What, oh what, do the next years have for our marriages and our expat life?

Click here to read the rest of How Marriage is Like Living Abroad



The Course of Love

I’ve been reading a novel. I read, and finish, about one novel per year, so the fact that I am in the homestretch and will most likely finish this one is about the highest praise I can give.

It isn’t a gripping narrative, it isn’t dramatic, it isn’t a page-turner. But it is thoughtful, insightful, incisive, and contrary. I don’t agree with all of it and other parts of it, I feel like the author has entered my life and taken out a slice to place on paper. It hardly even counts as a novel as it is equally a kind of commentary on the nature of love, marriage, and longevity. Maybe it is cheating and I’m due up for another novel before the end of the year.

Here it is and here is one of many quotes I highlighted.

The Course of Love: A Novel, by Alain de Botton

“At the heart of sulk lies a confusing mixture of intense anger and an equally intense desire not to communicate what one is angry about. The sulker both desperately needs the other person to understand and yet remains utterly committed to doing nothing to help them do so. The very need to explain forms the kernel of the insult: if the partner requires an explanation, he or she is clearly not worth of one. We should add that it is a privilege to be the recipient of a sulk: it means the other person respects and trusts us enough to think we should understand their unspoken hurt. It is one of the odder gifts of love.”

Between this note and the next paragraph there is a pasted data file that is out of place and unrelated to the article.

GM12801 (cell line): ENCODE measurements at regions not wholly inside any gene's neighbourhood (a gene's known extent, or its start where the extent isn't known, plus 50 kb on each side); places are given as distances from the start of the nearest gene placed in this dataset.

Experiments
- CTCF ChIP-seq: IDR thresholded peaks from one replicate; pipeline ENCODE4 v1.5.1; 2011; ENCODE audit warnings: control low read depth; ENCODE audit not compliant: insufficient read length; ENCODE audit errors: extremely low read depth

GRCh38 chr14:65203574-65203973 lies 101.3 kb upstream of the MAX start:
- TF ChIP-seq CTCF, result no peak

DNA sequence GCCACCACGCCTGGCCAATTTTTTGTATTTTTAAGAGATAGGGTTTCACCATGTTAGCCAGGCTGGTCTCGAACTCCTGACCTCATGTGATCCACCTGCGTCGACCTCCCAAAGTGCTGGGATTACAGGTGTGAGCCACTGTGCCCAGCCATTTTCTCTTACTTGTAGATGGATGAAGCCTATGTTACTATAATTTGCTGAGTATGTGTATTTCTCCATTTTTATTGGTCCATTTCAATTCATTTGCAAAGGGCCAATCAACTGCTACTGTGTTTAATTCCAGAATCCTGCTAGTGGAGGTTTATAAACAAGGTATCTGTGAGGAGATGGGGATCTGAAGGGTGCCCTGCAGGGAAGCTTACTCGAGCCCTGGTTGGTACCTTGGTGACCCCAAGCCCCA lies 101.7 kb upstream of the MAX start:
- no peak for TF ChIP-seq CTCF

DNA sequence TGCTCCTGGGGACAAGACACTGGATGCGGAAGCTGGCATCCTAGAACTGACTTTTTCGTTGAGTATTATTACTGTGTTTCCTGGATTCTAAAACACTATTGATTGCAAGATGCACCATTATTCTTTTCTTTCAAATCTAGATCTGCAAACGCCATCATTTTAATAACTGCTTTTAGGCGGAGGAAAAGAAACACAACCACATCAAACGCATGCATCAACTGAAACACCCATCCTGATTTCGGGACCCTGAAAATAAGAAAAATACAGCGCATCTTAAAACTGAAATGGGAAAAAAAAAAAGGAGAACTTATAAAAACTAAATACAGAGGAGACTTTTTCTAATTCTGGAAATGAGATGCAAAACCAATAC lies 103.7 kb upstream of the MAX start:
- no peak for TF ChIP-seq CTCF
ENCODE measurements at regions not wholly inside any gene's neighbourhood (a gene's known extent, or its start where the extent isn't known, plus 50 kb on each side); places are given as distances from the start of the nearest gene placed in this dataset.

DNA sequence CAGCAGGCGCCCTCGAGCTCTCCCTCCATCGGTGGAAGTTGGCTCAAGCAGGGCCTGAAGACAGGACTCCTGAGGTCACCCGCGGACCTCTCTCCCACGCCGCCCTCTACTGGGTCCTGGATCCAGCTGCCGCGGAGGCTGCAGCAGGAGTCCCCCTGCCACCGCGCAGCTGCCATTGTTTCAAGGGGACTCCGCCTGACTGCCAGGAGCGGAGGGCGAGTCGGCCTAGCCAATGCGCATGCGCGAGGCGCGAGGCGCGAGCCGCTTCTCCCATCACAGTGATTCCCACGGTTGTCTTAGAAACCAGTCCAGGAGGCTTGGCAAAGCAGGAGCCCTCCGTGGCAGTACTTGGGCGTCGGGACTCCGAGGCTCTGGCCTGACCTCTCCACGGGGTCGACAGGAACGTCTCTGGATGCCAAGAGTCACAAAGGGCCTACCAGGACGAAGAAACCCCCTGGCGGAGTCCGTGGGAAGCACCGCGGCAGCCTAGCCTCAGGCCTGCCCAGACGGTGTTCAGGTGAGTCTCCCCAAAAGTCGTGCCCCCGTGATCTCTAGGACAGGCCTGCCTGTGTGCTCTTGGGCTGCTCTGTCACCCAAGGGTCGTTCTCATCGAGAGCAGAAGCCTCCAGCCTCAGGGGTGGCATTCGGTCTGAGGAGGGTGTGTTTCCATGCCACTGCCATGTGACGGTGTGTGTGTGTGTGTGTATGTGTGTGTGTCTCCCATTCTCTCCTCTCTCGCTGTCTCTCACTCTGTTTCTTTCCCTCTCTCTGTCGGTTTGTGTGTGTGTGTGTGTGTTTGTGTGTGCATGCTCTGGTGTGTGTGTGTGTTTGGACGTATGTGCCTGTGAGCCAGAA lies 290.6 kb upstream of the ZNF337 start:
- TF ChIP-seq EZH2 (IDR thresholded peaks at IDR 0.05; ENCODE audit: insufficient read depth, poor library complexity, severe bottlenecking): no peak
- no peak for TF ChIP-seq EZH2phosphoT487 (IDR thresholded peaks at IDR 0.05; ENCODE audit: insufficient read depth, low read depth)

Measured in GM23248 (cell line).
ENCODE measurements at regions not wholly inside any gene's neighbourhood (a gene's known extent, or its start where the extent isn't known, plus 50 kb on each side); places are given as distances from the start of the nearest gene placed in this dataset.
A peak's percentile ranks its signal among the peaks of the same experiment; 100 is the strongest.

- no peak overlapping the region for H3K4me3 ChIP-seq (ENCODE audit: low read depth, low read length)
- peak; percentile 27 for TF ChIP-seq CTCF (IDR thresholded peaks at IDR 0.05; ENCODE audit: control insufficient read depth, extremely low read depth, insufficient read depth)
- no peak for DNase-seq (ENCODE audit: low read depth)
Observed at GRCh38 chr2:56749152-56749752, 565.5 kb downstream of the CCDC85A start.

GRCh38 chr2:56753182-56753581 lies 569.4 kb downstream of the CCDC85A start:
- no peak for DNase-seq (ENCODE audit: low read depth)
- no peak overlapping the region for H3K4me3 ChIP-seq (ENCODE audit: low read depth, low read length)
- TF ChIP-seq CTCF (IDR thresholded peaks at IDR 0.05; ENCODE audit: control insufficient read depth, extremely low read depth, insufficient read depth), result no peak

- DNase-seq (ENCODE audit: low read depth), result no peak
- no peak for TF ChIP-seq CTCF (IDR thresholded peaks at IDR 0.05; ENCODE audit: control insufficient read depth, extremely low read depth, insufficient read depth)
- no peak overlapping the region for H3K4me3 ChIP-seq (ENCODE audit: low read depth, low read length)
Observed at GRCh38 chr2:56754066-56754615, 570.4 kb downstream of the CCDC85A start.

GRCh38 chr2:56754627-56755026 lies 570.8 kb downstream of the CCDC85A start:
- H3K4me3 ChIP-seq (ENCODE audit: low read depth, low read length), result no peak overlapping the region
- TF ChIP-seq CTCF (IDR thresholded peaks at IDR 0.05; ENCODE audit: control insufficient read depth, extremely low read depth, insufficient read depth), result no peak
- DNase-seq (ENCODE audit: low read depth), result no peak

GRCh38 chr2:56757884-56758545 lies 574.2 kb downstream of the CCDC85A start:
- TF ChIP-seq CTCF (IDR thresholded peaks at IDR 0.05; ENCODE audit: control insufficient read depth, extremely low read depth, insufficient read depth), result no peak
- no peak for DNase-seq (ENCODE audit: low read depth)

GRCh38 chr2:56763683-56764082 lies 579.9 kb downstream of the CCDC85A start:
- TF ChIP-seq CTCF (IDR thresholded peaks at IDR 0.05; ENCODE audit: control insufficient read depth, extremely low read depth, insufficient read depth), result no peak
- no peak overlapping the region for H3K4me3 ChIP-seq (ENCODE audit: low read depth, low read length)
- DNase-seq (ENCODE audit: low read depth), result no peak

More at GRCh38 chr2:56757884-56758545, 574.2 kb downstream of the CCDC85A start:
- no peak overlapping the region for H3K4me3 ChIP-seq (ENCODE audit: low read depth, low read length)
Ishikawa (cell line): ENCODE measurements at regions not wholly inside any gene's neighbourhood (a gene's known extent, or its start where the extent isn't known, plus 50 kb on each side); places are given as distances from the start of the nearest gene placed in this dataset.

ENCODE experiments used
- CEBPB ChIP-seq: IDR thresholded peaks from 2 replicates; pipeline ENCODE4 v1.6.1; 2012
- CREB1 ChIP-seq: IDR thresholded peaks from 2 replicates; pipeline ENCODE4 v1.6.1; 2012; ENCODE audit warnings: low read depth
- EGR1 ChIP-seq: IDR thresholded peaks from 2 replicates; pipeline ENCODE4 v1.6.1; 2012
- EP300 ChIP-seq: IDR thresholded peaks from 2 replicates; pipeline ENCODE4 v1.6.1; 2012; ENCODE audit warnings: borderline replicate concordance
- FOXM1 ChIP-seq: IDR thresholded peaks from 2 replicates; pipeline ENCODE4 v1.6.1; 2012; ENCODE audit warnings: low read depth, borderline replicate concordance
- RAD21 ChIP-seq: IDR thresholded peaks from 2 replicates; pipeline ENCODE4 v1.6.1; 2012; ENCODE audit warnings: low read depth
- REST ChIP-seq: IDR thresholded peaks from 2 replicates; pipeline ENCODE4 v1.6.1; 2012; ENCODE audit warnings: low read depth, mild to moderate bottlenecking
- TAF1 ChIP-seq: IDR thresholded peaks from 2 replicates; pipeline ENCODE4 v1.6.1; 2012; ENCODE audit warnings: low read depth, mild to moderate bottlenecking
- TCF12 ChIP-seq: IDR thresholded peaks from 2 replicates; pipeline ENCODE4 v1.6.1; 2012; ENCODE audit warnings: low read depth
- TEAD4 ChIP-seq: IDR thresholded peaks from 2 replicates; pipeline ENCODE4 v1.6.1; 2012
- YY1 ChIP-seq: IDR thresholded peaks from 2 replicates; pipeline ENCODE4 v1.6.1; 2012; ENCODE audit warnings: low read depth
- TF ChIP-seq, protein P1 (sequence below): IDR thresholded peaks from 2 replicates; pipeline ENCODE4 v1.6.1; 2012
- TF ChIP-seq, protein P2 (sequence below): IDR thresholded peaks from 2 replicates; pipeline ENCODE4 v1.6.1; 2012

Reviewed in the New York Times

Any absolute must-be-read recommendations? As in, novels that your spouse or best friend has to read or you will die because you need to talk about it so badly?


Do We Fight Too Much?

Quick link: People Say We Fight A Lot

Yesterday Babble published my post about marriage and fighting. My husband and I have heard several times recently that people think we fight a lot. This bothered me, at first. Do we fight a lot? Do we fight in public? Do we make people uncomfortable? Do I nag, criticize, pick silly fights?

fight a lot2

While I’m sure I do some of those things some of the time, do we fight so often that we should be classified as a couple that fights a lot? And if so, what does that even mean?

My husband and I are both conflict avoiders. But, we’ve been married for 16 years, and so we just kind of say stuff. You know, stuff. Like when we have an opinion or when we disagree. We say it.